February 29, 2016; The Hill

The last day of February has been designated as Rare Disease Day. This is a day set aside to raise awareness of the issues people with rare diseases face: struggling to obtain a diagnosis, and then struggling to obtain treatment. The theme of this year’s Rare Disease Day is “Patient Voice.” This calls attention to the need for more research into treatments of rare diseases.

In recent years, federal funding entities, such as the Food and Drug Administration (FDA), have put more effort into learning directly from patients what their needs are in terms of biomedical research. Rare diseases often do not receive research attention and funding from the FDA and the National Institutes of Health (NIH).

One result of the patient voice movement is that yesterday, the FDA announced a $2 million grant for research into the natural history of rare diseases. Natural history research is the study of a disease from the onset of symptoms to the time of its diagnosis through any possible treatments. Data gathered from this research can then drive the development of future therapies.

By pulling together parents and people living with rare diseases to fundraise and advocate for research, otherwise unknown diseases are beginning to be studied. Niemann-Pick type C (NPC) is one of the rare diseases that has benefited from collective family organization support. According to a recent blog post by one of the scientists studying the disease, the number of laboratories studying this disease has increased from two to 50 in the last 25 years.

While the FDA grants are a good step, other patient advocate groups have taken matters into their own hands. Groups like Support of Accelerated Research for NPC Disease (SOAR-NPC) have been working to raise funds to accelerate the timeline between drug development and clinical testing to span no more than five years. When small family organizations band together, they may be able to tap into resources such as the Therapies for Rare and Neglected Diseases program. This program was recently formed by the NIH to encourage the development of treatments for rare diseases. In addition, there is the National Organization for Rare Disorders (NORD). NORD, the national sponsor of Rare Disease Day, exists to address the issue of under-researched diseases. In addition to advocacy, NORD provides grants to researchers seeking seed funding to study treatments for diseases that affect so few people that they aren’t deemed cost-effective to study.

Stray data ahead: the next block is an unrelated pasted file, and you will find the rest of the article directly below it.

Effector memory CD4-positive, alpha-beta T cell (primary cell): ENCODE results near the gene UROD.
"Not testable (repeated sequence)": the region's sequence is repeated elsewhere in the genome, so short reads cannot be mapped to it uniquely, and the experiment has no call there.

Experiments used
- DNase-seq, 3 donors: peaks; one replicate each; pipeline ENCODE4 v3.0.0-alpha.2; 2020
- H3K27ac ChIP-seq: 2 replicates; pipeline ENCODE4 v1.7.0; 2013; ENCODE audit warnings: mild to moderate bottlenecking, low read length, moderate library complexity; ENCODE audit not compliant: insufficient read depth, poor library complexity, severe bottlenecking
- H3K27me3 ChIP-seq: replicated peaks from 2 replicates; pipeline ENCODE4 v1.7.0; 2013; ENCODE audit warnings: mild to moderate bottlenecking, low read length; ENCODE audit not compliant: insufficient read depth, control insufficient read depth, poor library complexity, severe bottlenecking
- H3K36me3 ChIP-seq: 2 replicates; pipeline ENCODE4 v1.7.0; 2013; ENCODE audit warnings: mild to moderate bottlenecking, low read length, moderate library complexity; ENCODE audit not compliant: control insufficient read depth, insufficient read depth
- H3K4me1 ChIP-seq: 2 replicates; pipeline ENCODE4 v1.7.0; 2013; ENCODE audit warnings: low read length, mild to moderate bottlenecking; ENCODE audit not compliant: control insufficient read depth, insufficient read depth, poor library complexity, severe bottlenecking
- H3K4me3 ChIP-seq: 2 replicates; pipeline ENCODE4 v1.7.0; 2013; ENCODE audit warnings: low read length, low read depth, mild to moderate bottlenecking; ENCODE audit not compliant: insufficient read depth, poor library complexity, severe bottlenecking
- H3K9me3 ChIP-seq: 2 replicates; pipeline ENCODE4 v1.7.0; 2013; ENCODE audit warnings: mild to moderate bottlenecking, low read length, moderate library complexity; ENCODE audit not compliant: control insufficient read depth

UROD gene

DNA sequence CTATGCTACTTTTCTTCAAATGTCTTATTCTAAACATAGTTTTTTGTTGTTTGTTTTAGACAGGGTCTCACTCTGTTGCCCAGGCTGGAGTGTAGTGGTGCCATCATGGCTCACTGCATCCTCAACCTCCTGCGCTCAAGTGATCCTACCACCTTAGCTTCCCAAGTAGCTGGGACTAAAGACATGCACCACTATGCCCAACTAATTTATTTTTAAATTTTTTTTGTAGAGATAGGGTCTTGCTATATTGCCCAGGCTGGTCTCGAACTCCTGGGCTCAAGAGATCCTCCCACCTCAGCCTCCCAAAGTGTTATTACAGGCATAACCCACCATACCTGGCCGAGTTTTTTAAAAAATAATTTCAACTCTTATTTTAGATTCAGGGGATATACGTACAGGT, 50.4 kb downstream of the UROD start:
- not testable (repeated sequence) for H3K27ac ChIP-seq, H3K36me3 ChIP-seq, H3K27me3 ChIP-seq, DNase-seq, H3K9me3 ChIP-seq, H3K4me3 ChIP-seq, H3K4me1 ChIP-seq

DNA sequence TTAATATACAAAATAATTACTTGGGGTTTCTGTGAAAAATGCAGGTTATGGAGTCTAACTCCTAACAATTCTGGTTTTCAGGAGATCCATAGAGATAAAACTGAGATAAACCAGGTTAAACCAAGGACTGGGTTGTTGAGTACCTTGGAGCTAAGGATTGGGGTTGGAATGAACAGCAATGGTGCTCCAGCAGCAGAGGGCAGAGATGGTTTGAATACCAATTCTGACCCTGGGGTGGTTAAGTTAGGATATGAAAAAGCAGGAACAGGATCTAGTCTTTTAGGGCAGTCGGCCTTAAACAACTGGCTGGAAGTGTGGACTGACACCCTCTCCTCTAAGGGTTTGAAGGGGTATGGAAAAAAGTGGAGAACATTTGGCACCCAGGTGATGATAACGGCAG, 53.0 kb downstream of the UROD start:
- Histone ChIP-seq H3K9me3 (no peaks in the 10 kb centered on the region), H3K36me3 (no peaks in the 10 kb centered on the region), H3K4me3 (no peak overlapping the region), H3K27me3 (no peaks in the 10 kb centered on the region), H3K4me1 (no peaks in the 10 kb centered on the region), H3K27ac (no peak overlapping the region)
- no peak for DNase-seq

The future for rare disease research will continue to be determined by the power of parents and families. The FDA’s grant announcement is a good first step. However, in the United States, it is estimated that there are 7,000 known rare diseases, each one affecting less than 200,000 people. Collaboration between researchers and patients must continue to address not only the need for treatment, but to address the issues of access and the ability to afford medicines developed from this research.—Kelley Malcolm